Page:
The footplating sections above the cylinders have been removed and spaces below are now being cleaned of the compacted carbon and dirt underneath. The footplating is riveted together so has not been removed for many an overhaul. On the right hand side we have spent some time assessing the condition of the bolts that hold the cylinder to the frames and the saddle at the top leading corner. It was decided that a number of these are life expired. Some have already been removed but now the footplating is removed the others, newly accessible, can be examined.

The dye penetrant inspection of the frames continued this week on the large "+" shaped stretcher that gives the trailing half of the mainframes much of its strength. The fasteners that hold it on to the frames have been inspected and it has been decided that only one of the fitted bolts requires replacement.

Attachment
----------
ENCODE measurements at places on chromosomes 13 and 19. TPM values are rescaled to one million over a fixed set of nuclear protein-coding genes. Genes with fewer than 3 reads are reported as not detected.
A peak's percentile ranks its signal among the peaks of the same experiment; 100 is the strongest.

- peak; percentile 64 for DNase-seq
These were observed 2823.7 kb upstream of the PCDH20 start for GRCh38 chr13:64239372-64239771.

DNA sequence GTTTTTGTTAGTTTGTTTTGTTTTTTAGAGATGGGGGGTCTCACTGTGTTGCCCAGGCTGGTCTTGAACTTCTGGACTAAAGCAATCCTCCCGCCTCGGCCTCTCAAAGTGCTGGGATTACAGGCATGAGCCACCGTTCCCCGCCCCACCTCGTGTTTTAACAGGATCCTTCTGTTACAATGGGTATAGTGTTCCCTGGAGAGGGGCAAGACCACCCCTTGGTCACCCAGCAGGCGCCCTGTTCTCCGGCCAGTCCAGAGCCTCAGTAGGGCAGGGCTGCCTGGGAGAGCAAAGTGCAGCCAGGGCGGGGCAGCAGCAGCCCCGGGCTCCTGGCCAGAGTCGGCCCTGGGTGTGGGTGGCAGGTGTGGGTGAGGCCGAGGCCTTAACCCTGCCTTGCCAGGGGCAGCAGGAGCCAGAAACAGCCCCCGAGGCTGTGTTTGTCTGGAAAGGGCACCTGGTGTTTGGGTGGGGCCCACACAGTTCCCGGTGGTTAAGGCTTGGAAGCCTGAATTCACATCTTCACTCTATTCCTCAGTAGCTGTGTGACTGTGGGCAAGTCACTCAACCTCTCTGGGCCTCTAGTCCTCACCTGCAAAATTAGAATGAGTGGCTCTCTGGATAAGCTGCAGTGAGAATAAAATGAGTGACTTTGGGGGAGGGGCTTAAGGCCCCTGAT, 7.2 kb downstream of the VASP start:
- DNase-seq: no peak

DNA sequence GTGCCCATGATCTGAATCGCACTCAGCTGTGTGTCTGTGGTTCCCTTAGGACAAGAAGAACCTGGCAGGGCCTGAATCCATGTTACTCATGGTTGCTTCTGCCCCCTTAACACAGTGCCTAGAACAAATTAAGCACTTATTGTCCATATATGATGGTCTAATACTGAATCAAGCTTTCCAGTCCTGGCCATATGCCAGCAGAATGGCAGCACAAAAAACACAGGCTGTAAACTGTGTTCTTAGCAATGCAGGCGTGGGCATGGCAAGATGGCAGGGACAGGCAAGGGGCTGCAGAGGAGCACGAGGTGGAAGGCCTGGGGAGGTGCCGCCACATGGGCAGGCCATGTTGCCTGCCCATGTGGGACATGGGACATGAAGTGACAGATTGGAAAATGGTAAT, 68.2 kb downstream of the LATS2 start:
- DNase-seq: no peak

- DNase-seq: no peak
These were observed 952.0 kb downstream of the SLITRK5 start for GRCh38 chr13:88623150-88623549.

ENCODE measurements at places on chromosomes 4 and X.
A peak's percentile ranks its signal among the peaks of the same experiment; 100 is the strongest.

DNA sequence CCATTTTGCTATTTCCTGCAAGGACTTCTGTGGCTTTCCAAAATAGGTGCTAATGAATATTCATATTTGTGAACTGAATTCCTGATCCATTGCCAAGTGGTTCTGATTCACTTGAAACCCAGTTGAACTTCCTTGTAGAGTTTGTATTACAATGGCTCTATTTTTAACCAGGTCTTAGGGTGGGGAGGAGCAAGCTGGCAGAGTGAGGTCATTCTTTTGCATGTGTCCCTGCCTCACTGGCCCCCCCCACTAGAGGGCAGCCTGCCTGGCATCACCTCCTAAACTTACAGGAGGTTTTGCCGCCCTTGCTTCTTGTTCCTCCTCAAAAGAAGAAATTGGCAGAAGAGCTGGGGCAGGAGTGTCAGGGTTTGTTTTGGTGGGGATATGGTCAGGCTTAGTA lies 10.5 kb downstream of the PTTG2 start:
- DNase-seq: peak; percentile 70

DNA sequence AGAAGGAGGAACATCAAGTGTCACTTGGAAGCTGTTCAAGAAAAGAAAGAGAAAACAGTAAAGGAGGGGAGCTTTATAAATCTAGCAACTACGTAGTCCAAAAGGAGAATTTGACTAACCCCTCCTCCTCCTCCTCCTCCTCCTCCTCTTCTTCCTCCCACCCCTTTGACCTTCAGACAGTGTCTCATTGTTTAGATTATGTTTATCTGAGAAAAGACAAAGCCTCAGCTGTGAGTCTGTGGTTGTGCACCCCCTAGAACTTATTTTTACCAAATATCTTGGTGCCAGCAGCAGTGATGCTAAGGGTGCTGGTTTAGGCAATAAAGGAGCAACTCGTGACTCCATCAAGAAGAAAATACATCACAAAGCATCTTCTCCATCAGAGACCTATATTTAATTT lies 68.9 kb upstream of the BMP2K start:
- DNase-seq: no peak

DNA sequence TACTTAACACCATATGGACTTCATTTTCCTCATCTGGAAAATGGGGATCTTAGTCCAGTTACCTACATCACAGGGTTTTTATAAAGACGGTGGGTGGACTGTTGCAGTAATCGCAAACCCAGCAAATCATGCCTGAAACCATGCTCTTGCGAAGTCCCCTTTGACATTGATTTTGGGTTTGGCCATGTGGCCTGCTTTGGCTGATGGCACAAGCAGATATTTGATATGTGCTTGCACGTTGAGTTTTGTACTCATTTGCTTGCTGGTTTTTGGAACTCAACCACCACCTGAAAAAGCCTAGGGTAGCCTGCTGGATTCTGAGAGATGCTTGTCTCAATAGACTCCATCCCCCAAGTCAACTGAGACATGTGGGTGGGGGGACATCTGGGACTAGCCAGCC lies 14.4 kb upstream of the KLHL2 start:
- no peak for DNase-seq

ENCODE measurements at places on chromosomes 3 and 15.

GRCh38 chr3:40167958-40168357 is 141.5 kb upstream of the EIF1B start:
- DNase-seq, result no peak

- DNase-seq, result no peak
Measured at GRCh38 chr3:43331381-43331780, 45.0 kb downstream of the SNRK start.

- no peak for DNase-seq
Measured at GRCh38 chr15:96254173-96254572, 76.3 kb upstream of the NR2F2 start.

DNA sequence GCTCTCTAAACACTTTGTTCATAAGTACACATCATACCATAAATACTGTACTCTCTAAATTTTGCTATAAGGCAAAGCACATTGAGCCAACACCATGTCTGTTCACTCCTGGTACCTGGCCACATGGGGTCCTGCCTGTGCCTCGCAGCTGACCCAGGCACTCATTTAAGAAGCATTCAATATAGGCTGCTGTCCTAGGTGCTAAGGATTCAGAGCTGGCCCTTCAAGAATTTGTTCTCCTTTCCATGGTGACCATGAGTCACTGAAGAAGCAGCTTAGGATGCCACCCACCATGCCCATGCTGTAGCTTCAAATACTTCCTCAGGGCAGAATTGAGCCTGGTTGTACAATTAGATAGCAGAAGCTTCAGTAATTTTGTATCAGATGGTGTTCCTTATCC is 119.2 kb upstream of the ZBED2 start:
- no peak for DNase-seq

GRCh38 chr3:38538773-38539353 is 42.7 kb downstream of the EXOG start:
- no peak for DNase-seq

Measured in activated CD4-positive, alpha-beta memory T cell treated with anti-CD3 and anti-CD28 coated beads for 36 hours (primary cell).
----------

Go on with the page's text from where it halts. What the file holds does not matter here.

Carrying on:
The saga of the right leading combined spring and brakeshaft bracket continues. After measuring the bracket off the locomotive and finding that it differs from the drawing by a considerable amount it was decided to temporarily remount the bracket back on the frames to take measurements relative to the bracket on the left hand side. The bracket was refitted on Saturday.

Saturday was our regular Junior Volunteer day. They managed to get their hands on the tools and refitted the front drawhook and left hand buffer in preparation for a shunt planned for this week.

The top leading corner of the right hand cylinder. The footplating has been cut back to allow access to the bolts which have now been removed. New bolts will be fitted. 13 November 2016.
Photograph: Darrin Crone.